Bloody Beautiful Secrets: On Kenneth Branagh’s “Hamlet”


Kenneth Branagh has been known as one of the most faithful directors in film to Shakespeare’s works. He has directed films such as “Much Ado About Nothing” and ‘Othello” with A-list actors and legendary Shakespearian talent. But out of all the films that I had seen, “Hamlet” was not only his most faithful, but also his longest out of all of his adaptations. In fact, maybe too faithful. Traditionally in film making and adaptations of literature, lines and scenes are cut that are nonessential to the story being told. That doesn’t mean that those scenes and lines were dashed out by the adapters simply because that they didn’t care for them, but that the film would be too long. Branagh did not cut a single line or scene from the original play, and even added in scenes making the film four hours long. Typically a film today at most would be two and a half hours long.  But dedication is a double edge sword.

In “Hamlet” it  has been two months since King hamlet has died, but his ghost had been seen by the guards at night ever since his brother married his widow. His son, Hamlet is still in mourning of his father when the same ghost tells him that his uncle Claudius had murdered him to marry his queen. Hamlet swears an oath of vengeance and spies on all inside the inner circle of the court by pretending insanity, while true insanity seeps into the court.  One major addition to the story was that there were additional scene showing prince Fortinbras’s pursuit onto Denmark adding to his character.


Every single actor was immersed in the language as if it was how they spoke naturally. There was a since that every actor wanted to be there, and were hand picked to play each of the characters on the screen.   Kenneth Branagh starred in his own film as the main protagonist Hamlet, and he was relishing the role. He played a very complex angle of Hamlet. He was melancholy one minute, and comical the next. He also portrayed Hamlet as a not the typical heroic character. Hamlet is usually played as a sympathetic character, where as in this version he could be cast as an anti-hero due to his nasty behavior to others.  Kate Winslet played the ever complex Ophelia in one of the best depictions of the character as of yet. She played her as a sympathetic woman who is slowly descending into insanity by those around her using her left and right. Claudius, played by Derek Jacobi, was painted from a lest villainous light, and more of a complex individual who loved his wife even though he murdered his brother.  There were handfuls of cameos by famous actors throughout the film; the best of which has to be Charlton Heston with his raw and powerful depiction of the “First Actor”.  The one cameo that seemed a bit out of place was Robin Williams. Though he seemed to be enjoying just being there and his Shakespearean tongue was surprisingly poise, how he portrayed Osric seemed to be a little too happy to be there.  Even Billy Crystal as the gravedigger was a pleasant surprise to the cast. Overall these were the best players to portray such a raw story.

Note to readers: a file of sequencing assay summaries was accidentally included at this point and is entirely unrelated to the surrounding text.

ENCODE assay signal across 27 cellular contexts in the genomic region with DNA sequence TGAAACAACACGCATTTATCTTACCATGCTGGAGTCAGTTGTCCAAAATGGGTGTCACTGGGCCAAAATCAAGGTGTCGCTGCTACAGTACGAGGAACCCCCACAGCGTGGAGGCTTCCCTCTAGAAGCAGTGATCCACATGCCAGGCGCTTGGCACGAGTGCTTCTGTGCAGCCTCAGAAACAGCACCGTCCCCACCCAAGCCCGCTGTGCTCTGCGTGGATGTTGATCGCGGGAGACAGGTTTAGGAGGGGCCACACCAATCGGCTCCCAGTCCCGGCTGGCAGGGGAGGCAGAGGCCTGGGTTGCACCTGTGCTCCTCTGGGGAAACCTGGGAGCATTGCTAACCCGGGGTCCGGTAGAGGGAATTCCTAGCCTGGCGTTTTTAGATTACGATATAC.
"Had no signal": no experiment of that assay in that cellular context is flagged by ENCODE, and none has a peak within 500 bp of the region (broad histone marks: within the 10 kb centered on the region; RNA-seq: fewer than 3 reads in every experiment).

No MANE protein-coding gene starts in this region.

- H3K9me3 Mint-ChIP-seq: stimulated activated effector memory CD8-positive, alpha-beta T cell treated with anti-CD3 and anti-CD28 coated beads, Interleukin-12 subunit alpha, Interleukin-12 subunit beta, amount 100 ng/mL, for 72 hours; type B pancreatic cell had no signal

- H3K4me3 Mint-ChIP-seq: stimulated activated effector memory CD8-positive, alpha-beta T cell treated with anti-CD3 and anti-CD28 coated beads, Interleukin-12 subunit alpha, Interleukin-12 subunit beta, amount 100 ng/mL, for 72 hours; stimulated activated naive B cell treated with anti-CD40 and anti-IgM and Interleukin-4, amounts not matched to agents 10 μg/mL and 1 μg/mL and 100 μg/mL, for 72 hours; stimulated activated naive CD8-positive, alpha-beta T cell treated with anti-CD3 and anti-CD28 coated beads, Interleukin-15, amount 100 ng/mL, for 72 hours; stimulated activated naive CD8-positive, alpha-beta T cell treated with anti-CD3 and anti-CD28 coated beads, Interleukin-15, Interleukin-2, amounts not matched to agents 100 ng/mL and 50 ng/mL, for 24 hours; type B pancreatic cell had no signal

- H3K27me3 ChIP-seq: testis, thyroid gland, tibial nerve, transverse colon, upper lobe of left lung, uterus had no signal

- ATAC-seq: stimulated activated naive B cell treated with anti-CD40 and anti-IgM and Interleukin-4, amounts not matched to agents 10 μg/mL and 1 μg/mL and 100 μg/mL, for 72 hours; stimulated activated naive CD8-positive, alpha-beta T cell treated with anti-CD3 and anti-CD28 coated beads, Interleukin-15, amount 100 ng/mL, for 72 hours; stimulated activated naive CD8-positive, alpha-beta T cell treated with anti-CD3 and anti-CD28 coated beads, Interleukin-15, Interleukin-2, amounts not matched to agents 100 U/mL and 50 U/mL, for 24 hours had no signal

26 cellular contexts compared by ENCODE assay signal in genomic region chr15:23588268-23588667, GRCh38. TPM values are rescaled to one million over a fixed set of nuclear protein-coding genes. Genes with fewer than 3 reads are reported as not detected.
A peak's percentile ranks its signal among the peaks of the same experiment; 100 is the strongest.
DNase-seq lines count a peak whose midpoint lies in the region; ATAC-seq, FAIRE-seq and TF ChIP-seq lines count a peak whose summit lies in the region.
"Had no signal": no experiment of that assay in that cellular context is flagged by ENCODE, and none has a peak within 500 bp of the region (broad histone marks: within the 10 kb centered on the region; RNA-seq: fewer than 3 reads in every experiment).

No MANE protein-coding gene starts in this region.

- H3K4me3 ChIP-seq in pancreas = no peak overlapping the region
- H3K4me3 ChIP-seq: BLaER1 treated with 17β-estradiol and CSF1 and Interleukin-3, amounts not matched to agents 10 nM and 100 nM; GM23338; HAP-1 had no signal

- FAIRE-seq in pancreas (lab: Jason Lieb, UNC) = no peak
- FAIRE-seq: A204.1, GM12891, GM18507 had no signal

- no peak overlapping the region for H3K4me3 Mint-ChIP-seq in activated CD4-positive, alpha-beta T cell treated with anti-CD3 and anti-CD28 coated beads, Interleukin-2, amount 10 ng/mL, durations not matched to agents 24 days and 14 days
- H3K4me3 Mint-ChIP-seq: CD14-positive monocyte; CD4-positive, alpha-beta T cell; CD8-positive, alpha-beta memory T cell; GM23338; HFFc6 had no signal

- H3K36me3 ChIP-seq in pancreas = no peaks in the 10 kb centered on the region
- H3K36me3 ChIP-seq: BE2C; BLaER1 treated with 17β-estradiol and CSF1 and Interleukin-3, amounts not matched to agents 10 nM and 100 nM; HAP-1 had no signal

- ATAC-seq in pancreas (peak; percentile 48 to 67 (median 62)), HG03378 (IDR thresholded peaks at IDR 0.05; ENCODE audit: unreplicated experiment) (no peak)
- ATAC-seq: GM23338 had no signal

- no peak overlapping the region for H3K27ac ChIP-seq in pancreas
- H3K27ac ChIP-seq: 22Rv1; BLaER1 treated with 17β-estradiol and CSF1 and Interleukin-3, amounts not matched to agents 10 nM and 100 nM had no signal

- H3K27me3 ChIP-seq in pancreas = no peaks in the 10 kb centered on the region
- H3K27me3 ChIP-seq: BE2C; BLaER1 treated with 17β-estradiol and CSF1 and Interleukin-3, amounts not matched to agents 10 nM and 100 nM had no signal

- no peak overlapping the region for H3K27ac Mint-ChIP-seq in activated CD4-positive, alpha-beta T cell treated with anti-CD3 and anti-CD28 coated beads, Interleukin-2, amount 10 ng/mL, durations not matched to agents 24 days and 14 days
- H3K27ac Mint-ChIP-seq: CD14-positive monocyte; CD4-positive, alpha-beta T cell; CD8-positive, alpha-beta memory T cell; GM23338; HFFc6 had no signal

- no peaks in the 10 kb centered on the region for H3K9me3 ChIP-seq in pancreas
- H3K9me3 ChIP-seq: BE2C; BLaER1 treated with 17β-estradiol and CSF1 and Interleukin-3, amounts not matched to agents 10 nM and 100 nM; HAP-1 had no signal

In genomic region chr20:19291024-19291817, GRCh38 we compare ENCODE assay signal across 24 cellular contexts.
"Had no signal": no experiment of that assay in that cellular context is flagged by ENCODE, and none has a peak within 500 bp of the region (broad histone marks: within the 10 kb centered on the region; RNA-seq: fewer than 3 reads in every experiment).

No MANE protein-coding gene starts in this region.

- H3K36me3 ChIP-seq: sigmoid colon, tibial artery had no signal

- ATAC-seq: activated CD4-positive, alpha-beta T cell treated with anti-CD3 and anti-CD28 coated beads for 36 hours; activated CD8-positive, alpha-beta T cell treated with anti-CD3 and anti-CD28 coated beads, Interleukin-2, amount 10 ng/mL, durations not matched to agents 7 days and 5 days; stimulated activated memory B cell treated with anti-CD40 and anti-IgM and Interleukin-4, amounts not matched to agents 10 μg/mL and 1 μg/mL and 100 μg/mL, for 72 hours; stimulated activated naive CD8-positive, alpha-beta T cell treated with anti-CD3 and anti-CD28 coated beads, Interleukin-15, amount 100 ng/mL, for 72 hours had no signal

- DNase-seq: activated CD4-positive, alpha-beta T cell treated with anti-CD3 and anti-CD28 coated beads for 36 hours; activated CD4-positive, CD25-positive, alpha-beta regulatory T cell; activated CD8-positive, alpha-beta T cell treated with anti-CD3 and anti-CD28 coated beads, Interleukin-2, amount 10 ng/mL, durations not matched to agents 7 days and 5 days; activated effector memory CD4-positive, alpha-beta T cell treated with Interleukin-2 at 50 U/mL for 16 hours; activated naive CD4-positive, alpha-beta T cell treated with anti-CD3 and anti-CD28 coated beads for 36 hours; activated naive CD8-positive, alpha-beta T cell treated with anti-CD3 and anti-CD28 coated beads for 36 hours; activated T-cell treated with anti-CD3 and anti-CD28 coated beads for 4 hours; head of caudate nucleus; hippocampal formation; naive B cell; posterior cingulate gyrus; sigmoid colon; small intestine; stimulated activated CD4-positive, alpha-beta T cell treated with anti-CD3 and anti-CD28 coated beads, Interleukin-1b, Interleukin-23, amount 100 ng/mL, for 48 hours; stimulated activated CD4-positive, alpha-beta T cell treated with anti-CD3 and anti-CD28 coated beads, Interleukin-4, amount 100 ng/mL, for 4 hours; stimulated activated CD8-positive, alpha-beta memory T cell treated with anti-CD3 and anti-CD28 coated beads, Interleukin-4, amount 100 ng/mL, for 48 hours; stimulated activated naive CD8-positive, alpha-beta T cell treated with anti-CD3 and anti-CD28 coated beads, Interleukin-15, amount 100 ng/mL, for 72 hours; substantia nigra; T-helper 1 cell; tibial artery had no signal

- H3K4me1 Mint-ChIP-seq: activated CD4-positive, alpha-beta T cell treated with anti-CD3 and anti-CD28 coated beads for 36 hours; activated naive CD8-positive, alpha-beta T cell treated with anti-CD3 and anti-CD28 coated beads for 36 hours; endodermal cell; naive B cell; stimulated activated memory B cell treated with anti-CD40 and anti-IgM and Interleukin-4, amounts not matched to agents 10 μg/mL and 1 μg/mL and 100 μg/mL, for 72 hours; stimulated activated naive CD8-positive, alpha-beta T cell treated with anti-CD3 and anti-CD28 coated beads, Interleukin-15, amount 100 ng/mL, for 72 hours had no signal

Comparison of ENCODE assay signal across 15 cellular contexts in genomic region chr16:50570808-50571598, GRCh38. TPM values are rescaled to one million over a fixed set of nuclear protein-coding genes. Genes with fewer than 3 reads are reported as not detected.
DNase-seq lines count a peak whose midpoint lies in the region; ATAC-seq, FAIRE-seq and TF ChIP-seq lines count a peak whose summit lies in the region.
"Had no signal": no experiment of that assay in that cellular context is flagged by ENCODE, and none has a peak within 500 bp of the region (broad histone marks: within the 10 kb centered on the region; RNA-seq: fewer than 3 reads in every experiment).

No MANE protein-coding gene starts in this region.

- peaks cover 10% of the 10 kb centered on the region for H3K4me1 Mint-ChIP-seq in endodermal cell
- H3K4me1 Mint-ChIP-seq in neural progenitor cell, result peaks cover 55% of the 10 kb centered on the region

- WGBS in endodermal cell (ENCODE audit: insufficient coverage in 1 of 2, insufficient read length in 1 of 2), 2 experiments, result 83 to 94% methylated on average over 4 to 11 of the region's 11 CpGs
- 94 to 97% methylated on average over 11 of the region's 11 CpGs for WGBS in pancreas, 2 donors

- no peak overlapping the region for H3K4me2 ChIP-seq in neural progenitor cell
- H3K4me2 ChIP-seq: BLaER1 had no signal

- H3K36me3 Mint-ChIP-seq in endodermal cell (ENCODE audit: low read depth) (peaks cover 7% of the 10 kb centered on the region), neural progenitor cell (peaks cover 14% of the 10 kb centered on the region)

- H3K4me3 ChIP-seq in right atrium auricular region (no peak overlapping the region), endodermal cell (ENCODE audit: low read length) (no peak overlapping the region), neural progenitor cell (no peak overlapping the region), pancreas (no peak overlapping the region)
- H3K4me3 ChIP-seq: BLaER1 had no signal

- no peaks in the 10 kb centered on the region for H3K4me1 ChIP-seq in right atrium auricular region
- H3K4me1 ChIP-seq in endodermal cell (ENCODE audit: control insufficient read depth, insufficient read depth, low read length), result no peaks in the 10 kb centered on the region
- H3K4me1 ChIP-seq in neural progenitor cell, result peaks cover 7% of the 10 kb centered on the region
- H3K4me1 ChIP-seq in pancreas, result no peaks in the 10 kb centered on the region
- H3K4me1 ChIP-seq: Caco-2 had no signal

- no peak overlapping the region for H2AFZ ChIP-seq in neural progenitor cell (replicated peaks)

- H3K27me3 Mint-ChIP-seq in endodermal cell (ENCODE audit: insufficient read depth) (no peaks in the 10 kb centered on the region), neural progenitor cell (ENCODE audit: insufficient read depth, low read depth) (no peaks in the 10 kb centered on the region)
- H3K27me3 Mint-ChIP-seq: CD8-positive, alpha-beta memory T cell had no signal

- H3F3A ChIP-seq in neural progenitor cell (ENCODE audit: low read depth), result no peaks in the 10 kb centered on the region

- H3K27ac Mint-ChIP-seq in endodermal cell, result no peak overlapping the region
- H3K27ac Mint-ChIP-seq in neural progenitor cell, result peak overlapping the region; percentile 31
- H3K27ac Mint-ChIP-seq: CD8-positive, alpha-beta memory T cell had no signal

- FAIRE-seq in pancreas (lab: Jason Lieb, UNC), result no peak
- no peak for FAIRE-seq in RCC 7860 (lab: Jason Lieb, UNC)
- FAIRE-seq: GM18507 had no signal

One may argue that the setting and sets was a character. The cinematography was astoundingly beautiful with all the mirrors and reflection of light from the gold panels. But there were some unwelcomed jump cuts here and there, especially the “play within a play” scene.  The setting was a welcomed change from typical medieval sets to a late Victorian era where all the costumes were just as elaborate as the people around them.  There were secret tunnels, doors, and tunnels all around the castle showing how there are so many secrets in the castle


Overall this was a fantastical look at a tragic play. The passion and dedication that went into this piece was astounding and ironically bright setting around them. This was a film that should be highly recommended to any Shakespeare fan, but with a little warning of it’s length.



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